First off, if you aren't familiar with Altra, they are a really cool company.  Their story goes back about 30 years and their zero-drop movement can be traced back almost 10 years (to the forefront of the whole thing).  Today they have over 1/2 dozen models in both men's and women's shoes, all featuring zero-drop platforms.  The other cool thing I like about Altra is that their founder, Golden Harper is a runner.  No really.  He's been running since birth and has the hardware to prove it:  set a marathon time of 2:45.  At age 12 (which happens to be a world record, you know, if you're in to that sort of thing...), has a PR 5k time of 14:45, and won the Mountain 50 Miler in a time of just over 9 hours, just to name a few.  In short, Altra is the type of company you can't help but root for.

Check out there Tech pages for a ton of great info on what they do differently and why:

That said.. I didn't love the first shoe I tried.
So, how did these 2 trail models stack up?  By far, hands down, the best trail shoes (BOTH of them) I've ever tried.

Either shoe will beat whatever shoe you are currently using for technical trails, and while they are very similar, there are a few things to differentiate them:

  • The superior weighs in at about 8 1/2 oz and the Lone Peak 1.5 comes in about 9 1/2 oz -- these are lite shoes (your traditional trail shoe would come in somewhere around 10 1/2 - 11 1/2).  

Lone Peak 1.5

  •  Both shoes have have quick dry mesh which are cool but not so thin as to tear in trail conditions (like the New Balance).  They allow great airflow in and out and drain quite well also (very important).
  • Both of them feature asymmetric lacing and good shoe strings that are the correct length and aren't so slick that they come untied every 10 feet (pet peeve!!!).
  • Both shoes feature Altras own 'descent rudder'.  The descent rudder is the piece of rubber that hangs off the back and is designed for 'when your feet start to slip out from under you on technical pieces or nasty downhill sections, they descent rudder kicks in and gives you some grip and traction to help you maintain control'.  Now, before you say it, yes, I agree, that sounds like the most gimmicky thing ever and I really thought they were insulting my intelligence on this one.  I was wrong.  This is a really cool feature for steep downhills at speed - trust me.  The first time yours catches you (like mine have), you'll get it.
  • They both feature Altras zero drop platform (wouldn't be worth looking at if they didn't - that's simply a must have)
  • They both feature Altra's awesomely wide toebox.  Lots of shoe companies talk about foot shaped platforms and wide toeboxes, Altra actually delivers.  They have the widest toebox of any shoe I've tried.
  • Both the Superior and the Lone Peak 1.5 feature really good outsoles, but here's a point where they differ:  

Lone Peak 1.5

  • The superior features an outsole made up of angled or checkered pieces, mostly facing in one direction, for speed, while throwing in some reverse fitting pieces for stability and rock deflection.  The sole works well and does a great job of shedding dirt and mud.
  • The Lone Peak 1.5 boasts Altra's own "TrailClaw" sole which is my personal favorite.  It sheds dirt and mud (keeping the shoe lite while maintaining full traction) and the varied stud pattern (which reminds me of a good cleat) provides great stability on technical portions, big rocks, gravel, etc but you still don't 'feel' the studs on smooth surfaces making for a really comfortable and secure ride.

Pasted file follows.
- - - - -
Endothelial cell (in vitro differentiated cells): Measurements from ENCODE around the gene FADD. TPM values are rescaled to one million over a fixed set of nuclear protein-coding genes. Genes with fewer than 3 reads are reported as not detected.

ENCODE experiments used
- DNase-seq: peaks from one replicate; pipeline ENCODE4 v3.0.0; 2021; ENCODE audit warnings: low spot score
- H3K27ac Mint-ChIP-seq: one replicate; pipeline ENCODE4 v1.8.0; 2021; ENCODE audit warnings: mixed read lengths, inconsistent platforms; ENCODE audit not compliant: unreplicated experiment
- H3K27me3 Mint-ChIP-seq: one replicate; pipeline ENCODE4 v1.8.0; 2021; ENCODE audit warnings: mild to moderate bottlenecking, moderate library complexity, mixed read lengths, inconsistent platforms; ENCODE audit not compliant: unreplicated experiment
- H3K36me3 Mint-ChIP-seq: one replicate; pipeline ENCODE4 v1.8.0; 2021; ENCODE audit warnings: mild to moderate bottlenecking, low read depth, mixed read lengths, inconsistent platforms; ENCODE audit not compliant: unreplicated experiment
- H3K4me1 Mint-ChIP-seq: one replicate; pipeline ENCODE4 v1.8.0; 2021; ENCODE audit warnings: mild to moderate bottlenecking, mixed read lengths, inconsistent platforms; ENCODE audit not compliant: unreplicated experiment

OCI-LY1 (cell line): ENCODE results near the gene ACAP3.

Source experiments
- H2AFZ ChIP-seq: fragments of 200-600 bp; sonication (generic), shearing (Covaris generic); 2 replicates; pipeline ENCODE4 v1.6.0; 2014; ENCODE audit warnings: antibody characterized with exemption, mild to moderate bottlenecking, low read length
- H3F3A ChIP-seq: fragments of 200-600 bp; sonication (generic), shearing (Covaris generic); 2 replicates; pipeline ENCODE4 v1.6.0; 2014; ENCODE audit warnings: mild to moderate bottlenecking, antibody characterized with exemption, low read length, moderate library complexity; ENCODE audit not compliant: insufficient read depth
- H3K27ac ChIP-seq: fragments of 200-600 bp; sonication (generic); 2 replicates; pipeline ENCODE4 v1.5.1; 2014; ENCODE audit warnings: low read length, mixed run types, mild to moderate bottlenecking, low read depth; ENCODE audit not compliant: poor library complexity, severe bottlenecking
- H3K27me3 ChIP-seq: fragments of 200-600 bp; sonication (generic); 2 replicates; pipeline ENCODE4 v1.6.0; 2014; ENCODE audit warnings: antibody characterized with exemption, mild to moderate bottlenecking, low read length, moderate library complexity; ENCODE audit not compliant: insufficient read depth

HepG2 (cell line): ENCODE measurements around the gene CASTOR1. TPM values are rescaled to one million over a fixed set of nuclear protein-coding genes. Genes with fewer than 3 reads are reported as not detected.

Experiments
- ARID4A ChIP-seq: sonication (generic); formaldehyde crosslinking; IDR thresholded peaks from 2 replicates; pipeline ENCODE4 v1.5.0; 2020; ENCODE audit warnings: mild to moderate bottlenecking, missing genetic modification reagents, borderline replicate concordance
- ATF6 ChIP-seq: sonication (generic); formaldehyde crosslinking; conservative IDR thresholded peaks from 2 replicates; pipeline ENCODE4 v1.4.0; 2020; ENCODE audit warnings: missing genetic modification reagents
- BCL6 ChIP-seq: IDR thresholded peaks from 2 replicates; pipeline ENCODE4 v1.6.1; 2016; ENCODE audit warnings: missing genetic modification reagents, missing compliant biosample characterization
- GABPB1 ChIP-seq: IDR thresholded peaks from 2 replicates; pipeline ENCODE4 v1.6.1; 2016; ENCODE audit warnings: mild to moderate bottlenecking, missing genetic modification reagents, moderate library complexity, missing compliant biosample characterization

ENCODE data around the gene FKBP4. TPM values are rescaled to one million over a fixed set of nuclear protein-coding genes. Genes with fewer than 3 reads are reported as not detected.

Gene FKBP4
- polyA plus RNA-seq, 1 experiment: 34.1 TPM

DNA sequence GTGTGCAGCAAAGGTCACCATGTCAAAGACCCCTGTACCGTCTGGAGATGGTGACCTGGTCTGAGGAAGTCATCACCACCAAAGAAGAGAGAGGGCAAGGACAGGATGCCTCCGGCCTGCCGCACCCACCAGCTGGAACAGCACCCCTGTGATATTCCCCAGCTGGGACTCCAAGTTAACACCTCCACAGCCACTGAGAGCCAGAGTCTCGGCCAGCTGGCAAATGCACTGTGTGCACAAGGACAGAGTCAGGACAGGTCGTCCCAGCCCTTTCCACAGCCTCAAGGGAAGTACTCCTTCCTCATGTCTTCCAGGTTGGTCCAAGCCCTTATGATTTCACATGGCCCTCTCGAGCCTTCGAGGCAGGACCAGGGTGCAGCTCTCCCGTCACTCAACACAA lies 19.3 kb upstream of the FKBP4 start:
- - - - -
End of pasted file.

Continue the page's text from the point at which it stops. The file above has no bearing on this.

• The Lone Peak 1.5 also features a built in (and covered) velcro piece on the heal for strapless gators (no more super gluing velcro!).
  • Now for the game changer:
    All of the above features make for great shoes, but the real winning feature is their stoneguard/rockplate system:
  • The way that Altra builds their shoes (from the layers, the order of the layers, the design of the outsole,) everything is designed to protect you from rocks without compromising weight or flexibility.  Rocks are deflected and/or moved to your midfoot to make for a safe and comfortable ride that is honestly unrivaled by anyone.
  • Both shoes have removable insoles And the Superior has a removable stoneguard!  So no matter where you're running, how far you're running, how technical (or not) the trail is, what kind of ground feel you want, how fast you want to feel, you can adjust the shoe to meet you there!  Not only that, but the removable stoneguard is so good, you can put it in other shoes and it drastically improves them as well.
         So I like that on the Superior I can take out the insole and the stoneguard and have a very fast, light, low shoe that offers a low-to-the-ground feel while still protecting your feet.  I like the Lone Peak 1.5 with the insole in for very technical trails.  Honestly, if I was ever going to put the insole or the stoneguard into the Superior, I would just use the Lone Peak 1.5

So, final thoughts?
First off, both of these shoes move into spots 1 and 2 for "Best of the Best" trail running shoes, no question.  

The Superior, in my opinion, is a great light trail shoe IF you leave the insole and the stoneguard out.  With both (or either) of those in, it becomes too close to the Lone Peak 1.5 in stackheight, cushion, and weight BUT not as good as the Lone Peak 1.5.
So The Superior with no insole and no stoneguard is an excellent light, fast, trail shoe and the Lone Peak 1.5 is the best (as is) for highly technical trails, rough/poor conditions, and long runs.

Also, I Love the Superiors for obstacle racing!  The Superior (good stoneguard, great mud shedding outsole, good ability to drain water, lite-weight, low to the ground) is my new Spartan shoe!

Be sure to check out Altra's product videos for these 2 shoes as well (they're actually really good):
Lone Peak 1.5